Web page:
New York - The rain in the beginning of New York's summer season occurs often and prodigiously. It doesn't however, impede the progress or plans of the average Gotham pedestrian. It is as flavoring to the myriad offerings of international fare served by the hosting city. Amongst these offerings, was inaugural Global Beat Festival at Brookfield Place Winter Garden. Finding the place was a little bit more challenging than navigating the two inches of falling precipitation and rush hour traffic. Walking down Vescey Street, through one serpentine building, and into another, the Winter Garden was a glowing oasis with its seemingly sunlit, airy room and wide stage as its centerpiece. Standing on that stage, in front of a high backdrop with rich colors being intermittently projected onto it, Mélissa Laveaux, strummed a rich, red hollow-bodied guitar, as she sang effortlessly between French and English. Her very stature belied relaxed grace and confidence, mixed with the enthusiasm of an artist performing new songs for thirsty crowd. The crowd: a cross section of New Yorkers, some tourists seeking shelter from the storm, some office workers from the surrounding buildings. Still, others were peering over the edge of the food court on the floor above, but all in rapt attention. Such was the spell cast by Ms. Laveaux; exotic, yet familiar, accessible and welcoming. The crowds in New York may have earned an unfortunate reputation, as rude and impatient. Perhaps not. This crowd was, instead, fully appreciative of the musical bounty being served, filling themselves as if to honor their server. Ms. Laveaux graciously graciously regaled the crowd with stories between songs, all smiles and warmth, her English spoken without accent. On this first night of the festival, this otherwise unpleasant and uncomfortable night, she'd made the small space with trees growing in it's atrium a most welcome refuge. I'm glad I made it, and more glad I stayed.
I briefly spoke with Ms. Laveaux after her performance, and followed up in correspondence to produce the following interview. It has been edited for length and clarity.
You're currently on a tour, taking you through Canada, Europe, South East Asia, and of course, NYC, where we met. How do you think your music is able to communicate to listeners across these different places? Are they very different, in terms of audience?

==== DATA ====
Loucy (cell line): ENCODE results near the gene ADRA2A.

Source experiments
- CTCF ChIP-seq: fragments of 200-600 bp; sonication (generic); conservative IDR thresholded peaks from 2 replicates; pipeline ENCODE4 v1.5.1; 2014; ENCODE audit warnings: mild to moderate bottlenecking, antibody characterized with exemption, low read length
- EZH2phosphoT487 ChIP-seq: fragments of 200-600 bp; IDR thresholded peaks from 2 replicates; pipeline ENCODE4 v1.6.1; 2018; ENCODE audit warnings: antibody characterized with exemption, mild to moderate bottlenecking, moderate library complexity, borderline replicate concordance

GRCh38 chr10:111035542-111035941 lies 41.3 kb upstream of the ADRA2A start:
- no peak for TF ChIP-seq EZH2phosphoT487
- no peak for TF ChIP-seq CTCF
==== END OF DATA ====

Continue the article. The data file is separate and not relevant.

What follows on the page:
I think every culture and country, and even every city has its own particular relationship with music and live performance in general. When I'm in Canada, people can relate to the multi-lingual aspect of my songs and tout a certain pride at my Canadian and Haitian roots ('our girl made it big in Europe' - well, not exactly). When in France, I find that people like the exotic aspect to my music - they have a hard time putting me in a box. There's a real market for world music but also North American folk - and I tend to combine both. South East Asia was very different - I don't know how well I'll fare in New York though... I suppose I'll see.
I've always enjoyed when musicians can perform in multiple languages, as you do. How do you find your melange of cultures (Haitian and Canadian) has influenced your sound?
I like to think of each language offering a different tone or texture to my voice because different languages have different sounds and thus each require a different type of breath. The minute you change the way you breathe, you change the way you sing. Of course, I didn't know that when I first started writing songs. All I could think of was whom I was writing for and whether or not I wanted them to understand what I was singing.